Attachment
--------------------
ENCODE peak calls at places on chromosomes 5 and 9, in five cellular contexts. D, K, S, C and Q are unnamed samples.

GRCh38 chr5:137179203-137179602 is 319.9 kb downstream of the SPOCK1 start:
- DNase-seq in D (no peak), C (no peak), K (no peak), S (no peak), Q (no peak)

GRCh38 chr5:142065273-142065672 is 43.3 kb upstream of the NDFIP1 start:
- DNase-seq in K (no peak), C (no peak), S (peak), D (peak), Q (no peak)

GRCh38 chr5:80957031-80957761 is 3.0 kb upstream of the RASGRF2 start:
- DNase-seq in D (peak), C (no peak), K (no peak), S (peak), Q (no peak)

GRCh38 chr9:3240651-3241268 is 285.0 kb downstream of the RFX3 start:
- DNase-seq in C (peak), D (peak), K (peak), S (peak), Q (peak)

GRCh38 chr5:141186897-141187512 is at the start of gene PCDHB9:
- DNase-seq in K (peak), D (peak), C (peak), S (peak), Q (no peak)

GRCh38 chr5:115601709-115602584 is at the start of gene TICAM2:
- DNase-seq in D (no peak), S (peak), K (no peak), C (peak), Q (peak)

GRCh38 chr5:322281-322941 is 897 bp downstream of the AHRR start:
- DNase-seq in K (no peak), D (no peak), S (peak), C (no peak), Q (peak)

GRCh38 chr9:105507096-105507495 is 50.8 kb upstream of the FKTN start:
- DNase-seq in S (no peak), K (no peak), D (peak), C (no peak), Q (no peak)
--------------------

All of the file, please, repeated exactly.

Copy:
ENCODE peak calls at places on chromosomes 5 and 9, in five cellular contexts. D, K, S, C and Q are unnamed samples.

GRCh38 chr5:137179203-137179602 is 319.9 kb downstream of the SPOCK1 start:
- DNase-seq in D (no peak), C (no peak), K (no peak), S (no peak), Q (no peak)

GRCh38 chr5:142065273-142065672 is 43.3 kb upstream of the NDFIP1 start:
- DNase-seq in K (no peak), C (no peak), S (peak), D (peak), Q (no peak)

GRCh38 chr5:80957031-80957761 is 3.0 kb upstream of the RASGRF2 start:
- DNase-seq in D (peak), C (no peak), K (no peak), S (peak), Q (no peak)

GRCh38 chr9:3240651-3241268 is 285.0 kb downstream of the RFX3 start:
- DNase-seq in C (peak), D (peak), K (peak), S (peak), Q (peak)

GRCh38 chr5:141186897-141187512 is at the start of gene PCDHB9:
- DNase-seq in K (peak), D (peak), C (peak), S (peak), Q (no peak)

GRCh38 chr5:115601709-115602584 is at the start of gene TICAM2:
- DNase-seq in D (no peak), S (peak), K (no peak), C (peak), Q (peak)

GRCh38 chr5:322281-322941 is 897 bp downstream of the AHRR start:
- DNase-seq in K (no peak), D (no peak), S (peak), C (no peak), Q (peak)

GRCh38 chr9:105507096-105507495 is 50.8 kb upstream of the FKTN start:
- DNase-seq in S (no peak), K (no peak), D (peak), C (no peak), Q (no peak)